This week, The Wall Street Journal validated what those in Apple supply chain ecosystem had already suspected, that the global consumer electronics icon has scaled back supply chain requirements for iPhones.
Citing three informed sources familiar with the Apple supply chain, the report indicates that order forecasts to iPhone suppliers have been pared back in the past several months. According to this report (Paid subscription required): “Component suppliers that rode the iPhone’s boom are now bracing for lower sales.”
Further noted was that iPhone factories had some idle capacity in the final two months of the calendar year when they typically would be all-out. That situation surprised this author since Apple has consistently been good at product demand forecasting.
Major contract manufacturer Foxconn Technology reportedly began dismissing some employees earlier than usual from its Zhengzhou China facility that employs upwards of 200,000 workers. The Provincial government reportedly promised Foxconn $12 million in subsidies to minimize layoffs.
In late June-early July, the WSJ indicated that Apple was planning for a larger initial production run of the next iteration of iPhones, requesting suppliers to support between 85 million and 95 million iPhones for the all-important end-of-year holiday buying season. In 2014, Apple planned its supply chain output for a range of 70-80 million phones, and actually shipped 74.5 million smartphones during the holiday quarter. What was unusual for the forecast numbers related to iPhone6S models were the lack of any significant hardware changes it its release, thus the larger numbers would have indicated expectations for increased global demand or additional customer upgrades this past holiday season. In October, Digitimes reported that integrated circuit suppliers were indicating concern for iPhone chip orders.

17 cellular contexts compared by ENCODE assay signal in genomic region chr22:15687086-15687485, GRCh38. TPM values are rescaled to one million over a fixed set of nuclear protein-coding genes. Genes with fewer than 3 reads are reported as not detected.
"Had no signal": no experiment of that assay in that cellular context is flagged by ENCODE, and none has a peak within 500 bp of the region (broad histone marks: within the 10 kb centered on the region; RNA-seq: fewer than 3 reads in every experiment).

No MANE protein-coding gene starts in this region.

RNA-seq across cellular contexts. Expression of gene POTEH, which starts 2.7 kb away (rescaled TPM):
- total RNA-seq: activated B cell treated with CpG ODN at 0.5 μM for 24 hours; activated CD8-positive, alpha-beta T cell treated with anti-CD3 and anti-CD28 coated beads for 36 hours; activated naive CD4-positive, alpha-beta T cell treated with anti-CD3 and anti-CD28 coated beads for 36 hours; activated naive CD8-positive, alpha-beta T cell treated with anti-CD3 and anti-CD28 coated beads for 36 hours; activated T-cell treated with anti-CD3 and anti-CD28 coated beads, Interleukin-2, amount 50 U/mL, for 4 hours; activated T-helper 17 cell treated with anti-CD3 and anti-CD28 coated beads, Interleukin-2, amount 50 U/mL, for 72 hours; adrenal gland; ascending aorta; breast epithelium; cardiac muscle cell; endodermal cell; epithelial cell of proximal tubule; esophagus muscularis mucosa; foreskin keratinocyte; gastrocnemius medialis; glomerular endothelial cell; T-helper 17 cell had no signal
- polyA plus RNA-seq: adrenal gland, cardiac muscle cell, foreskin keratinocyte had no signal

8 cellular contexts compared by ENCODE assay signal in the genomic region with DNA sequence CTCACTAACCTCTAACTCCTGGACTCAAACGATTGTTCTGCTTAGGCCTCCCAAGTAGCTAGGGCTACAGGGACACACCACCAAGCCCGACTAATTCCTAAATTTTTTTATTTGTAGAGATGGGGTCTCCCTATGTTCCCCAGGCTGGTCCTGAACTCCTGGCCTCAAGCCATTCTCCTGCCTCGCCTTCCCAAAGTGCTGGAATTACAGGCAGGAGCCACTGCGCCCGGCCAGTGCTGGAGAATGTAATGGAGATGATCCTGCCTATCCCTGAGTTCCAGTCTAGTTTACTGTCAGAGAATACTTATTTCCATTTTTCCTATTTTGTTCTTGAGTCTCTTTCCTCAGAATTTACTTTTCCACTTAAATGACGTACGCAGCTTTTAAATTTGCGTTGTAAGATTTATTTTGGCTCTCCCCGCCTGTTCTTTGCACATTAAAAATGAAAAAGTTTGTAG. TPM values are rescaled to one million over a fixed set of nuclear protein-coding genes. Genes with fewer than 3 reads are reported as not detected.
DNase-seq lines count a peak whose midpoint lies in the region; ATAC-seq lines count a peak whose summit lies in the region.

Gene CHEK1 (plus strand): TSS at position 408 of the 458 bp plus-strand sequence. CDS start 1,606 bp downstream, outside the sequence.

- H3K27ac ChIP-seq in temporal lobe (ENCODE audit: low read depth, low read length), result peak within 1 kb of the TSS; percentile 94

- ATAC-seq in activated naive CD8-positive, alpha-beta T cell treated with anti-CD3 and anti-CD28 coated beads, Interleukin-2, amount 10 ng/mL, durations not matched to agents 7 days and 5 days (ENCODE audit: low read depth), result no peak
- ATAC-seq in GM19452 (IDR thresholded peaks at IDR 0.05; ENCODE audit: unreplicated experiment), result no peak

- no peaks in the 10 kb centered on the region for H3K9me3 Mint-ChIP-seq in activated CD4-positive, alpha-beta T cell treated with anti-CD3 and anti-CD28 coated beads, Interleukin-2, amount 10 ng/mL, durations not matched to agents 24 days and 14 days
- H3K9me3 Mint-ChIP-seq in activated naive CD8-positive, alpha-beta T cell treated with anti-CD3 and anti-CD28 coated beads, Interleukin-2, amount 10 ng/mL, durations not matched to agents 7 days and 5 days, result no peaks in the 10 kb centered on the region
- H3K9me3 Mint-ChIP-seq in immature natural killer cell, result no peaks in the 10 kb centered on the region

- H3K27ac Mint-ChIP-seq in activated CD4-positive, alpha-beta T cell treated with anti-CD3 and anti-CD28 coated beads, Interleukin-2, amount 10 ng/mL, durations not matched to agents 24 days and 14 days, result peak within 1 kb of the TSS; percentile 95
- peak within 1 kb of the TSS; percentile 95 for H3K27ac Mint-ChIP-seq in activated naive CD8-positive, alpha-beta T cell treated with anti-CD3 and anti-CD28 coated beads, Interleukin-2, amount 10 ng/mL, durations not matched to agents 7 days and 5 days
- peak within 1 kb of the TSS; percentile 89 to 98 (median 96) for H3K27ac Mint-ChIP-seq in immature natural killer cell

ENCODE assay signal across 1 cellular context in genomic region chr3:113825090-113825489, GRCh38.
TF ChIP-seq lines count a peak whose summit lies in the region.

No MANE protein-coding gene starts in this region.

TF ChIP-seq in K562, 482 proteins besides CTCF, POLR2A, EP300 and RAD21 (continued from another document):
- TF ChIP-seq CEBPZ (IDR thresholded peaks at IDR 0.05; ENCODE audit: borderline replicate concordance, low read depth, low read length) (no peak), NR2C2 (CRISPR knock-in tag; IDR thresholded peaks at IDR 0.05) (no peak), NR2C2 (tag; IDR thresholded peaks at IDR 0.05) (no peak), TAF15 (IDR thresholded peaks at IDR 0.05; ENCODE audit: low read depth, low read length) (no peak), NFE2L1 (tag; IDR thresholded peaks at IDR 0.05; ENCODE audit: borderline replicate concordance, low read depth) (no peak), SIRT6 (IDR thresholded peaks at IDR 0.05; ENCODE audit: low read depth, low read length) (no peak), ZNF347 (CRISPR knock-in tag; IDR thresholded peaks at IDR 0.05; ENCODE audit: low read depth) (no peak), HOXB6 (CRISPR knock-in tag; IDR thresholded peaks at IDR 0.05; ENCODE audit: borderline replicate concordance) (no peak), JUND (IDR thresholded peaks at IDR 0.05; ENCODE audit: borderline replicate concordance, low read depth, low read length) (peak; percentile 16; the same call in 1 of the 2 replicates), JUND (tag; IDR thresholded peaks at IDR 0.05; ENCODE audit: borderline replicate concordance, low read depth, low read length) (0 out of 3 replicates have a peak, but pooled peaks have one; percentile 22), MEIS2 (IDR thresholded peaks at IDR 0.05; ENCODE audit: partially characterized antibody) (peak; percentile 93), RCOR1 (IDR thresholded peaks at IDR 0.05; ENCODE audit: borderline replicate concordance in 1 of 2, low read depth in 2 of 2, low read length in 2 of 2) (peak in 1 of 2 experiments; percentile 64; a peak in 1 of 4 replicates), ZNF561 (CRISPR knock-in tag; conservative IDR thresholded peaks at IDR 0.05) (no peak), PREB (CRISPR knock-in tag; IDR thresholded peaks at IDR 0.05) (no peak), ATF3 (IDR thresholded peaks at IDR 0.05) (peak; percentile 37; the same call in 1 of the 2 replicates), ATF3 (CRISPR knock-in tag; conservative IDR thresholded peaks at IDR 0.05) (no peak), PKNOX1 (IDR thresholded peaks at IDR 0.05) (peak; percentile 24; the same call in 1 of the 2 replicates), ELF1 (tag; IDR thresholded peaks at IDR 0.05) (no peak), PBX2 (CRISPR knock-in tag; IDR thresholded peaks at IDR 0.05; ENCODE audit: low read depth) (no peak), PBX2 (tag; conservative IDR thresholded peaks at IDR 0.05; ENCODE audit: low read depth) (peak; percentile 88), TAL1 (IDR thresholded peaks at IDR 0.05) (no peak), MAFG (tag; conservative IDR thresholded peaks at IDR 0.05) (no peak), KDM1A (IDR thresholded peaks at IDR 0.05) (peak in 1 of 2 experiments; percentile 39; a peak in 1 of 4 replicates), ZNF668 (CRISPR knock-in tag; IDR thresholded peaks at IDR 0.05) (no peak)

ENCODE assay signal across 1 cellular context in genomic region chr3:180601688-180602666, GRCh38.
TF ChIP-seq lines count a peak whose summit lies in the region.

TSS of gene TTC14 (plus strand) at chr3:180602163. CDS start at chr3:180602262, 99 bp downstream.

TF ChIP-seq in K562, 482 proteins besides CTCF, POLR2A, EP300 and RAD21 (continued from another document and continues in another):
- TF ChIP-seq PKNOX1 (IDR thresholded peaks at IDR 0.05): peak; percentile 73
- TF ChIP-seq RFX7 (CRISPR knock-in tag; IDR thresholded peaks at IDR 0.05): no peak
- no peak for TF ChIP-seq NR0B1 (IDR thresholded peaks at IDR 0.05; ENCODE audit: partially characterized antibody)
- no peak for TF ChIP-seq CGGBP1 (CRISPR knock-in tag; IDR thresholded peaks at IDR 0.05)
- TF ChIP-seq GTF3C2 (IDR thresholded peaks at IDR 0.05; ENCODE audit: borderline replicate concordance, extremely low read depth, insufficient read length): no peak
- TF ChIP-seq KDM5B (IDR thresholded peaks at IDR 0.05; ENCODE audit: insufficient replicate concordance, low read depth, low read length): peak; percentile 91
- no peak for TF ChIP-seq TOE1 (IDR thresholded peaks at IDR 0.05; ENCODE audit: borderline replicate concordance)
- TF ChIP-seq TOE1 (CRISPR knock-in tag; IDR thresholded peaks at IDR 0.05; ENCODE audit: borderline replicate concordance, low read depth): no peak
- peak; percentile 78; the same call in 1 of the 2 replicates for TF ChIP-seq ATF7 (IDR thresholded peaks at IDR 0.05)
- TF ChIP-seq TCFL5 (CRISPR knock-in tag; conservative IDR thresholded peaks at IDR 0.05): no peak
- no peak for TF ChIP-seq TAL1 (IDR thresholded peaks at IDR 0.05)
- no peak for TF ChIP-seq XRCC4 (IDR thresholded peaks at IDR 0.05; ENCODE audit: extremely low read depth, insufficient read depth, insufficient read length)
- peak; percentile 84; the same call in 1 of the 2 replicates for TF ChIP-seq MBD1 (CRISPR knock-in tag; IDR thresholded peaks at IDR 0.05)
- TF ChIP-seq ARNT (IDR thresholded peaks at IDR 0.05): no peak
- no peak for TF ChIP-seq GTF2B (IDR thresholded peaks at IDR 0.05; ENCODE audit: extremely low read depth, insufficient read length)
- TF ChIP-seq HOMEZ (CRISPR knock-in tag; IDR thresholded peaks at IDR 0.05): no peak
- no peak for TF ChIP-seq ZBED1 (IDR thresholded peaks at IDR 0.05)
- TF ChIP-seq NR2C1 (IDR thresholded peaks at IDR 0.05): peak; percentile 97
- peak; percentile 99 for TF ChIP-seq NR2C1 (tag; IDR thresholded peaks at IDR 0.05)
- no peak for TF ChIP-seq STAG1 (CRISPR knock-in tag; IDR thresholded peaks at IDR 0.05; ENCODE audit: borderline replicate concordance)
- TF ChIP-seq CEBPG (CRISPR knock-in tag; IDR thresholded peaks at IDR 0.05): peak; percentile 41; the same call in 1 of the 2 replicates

Based on this latest WSJ report, we logically assumed that Apple’s supply chain planners and Sales and Operations team members are dynamically managing product demand and supply alignment. As readers participating in S&OP process know quite well, sometimes sales and marketing can have rather exuberant expectations regarding product sales volumes for a key quarter, only to change such expectations when actual order volume patterns are known.
With so many global investor eyes on Apple, and with so many supplier fortunes pegged to business volume concerning Apple, the stakes are obviously high and far reaching. This is especially pertinent to newer iPhone suppliers brought in to diversify supply sources and balance supply risk. As we have concluded in many prior Supply Chain Matters commentaries, there are few supply chains that garner wide visibility as that of Apple. So much so that information leaks are actively nutured.
Apple’s upcoming report of financial results related to this past holiday quarter are therefore a rather important indication of the consequences of iPhone focused supply chain activity in the first-half of 2016.